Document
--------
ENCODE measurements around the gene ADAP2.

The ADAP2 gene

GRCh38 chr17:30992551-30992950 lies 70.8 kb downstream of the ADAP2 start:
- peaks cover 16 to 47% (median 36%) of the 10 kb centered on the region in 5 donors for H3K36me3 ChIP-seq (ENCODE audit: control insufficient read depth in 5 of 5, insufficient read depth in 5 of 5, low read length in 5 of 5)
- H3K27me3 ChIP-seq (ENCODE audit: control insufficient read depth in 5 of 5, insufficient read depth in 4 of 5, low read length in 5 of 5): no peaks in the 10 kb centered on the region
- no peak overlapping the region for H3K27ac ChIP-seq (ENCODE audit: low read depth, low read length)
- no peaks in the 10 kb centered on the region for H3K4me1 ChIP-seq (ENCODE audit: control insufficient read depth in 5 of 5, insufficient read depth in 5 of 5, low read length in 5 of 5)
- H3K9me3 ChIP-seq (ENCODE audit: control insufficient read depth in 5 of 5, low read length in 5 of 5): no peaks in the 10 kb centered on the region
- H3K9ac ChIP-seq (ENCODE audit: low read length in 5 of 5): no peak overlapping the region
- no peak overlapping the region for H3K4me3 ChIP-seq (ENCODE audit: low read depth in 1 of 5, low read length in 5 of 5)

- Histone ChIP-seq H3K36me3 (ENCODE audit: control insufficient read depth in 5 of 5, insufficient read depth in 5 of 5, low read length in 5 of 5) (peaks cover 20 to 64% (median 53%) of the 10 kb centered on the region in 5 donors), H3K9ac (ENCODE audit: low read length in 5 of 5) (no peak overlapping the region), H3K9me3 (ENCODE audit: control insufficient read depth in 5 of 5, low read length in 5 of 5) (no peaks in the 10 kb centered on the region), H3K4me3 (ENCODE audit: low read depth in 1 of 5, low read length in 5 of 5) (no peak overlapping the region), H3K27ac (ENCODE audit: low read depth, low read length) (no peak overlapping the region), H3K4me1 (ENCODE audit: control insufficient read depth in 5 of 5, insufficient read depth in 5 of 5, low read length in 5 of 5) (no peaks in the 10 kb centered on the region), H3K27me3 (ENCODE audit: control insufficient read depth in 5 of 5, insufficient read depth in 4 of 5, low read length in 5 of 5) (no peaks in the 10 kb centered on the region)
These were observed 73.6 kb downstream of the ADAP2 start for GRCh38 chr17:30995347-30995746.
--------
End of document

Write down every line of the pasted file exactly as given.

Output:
ENCODE measurements around the gene ADAP2.

The ADAP2 gene

GRCh38 chr17:30992551-30992950 lies 70.8 kb downstream of the ADAP2 start:
- peaks cover 16 to 47% (median 36%) of the 10 kb centered on the region in 5 donors for H3K36me3 ChIP-seq (ENCODE audit: control insufficient read depth in 5 of 5, insufficient read depth in 5 of 5, low read length in 5 of 5)
- H3K27me3 ChIP-seq (ENCODE audit: control insufficient read depth in 5 of 5, insufficient read depth in 4 of 5, low read length in 5 of 5): no peaks in the 10 kb centered on the region
- no peak overlapping the region for H3K27ac ChIP-seq (ENCODE audit: low read depth, low read length)
- no peaks in the 10 kb centered on the region for H3K4me1 ChIP-seq (ENCODE audit: control insufficient read depth in 5 of 5, insufficient read depth in 5 of 5, low read length in 5 of 5)
- H3K9me3 ChIP-seq (ENCODE audit: control insufficient read depth in 5 of 5, low read length in 5 of 5): no peaks in the 10 kb centered on the region
- H3K9ac ChIP-seq (ENCODE audit: low read length in 5 of 5): no peak overlapping the region
- no peak overlapping the region for H3K4me3 ChIP-seq (ENCODE audit: low read depth in 1 of 5, low read length in 5 of 5)

- Histone ChIP-seq H3K36me3 (ENCODE audit: control insufficient read depth in 5 of 5, insufficient read depth in 5 of 5, low read length in 5 of 5) (peaks cover 20 to 64% (median 53%) of the 10 kb centered on the region in 5 donors), H3K9ac (ENCODE audit: low read length in 5 of 5) (no peak overlapping the region), H3K9me3 (ENCODE audit: control insufficient read depth in 5 of 5, low read length in 5 of 5) (no peaks in the 10 kb centered on the region), H3K4me3 (ENCODE audit: low read depth in 1 of 5, low read length in 5 of 5) (no peak overlapping the region), H3K27ac (ENCODE audit: low read depth, low read length) (no peak overlapping the region), H3K4me1 (ENCODE audit: control insufficient read depth in 5 of 5, insufficient read depth in 5 of 5, low read length in 5 of 5) (no peaks in the 10 kb centered on the region), H3K27me3 (ENCODE audit: control insufficient read depth in 5 of 5, insufficient read depth in 4 of 5, low read length in 5 of 5) (no peaks in the 10 kb centered on the region)
These were observed 73.6 kb downstream of the ADAP2 start for GRCh38 chr17:30995347-30995746.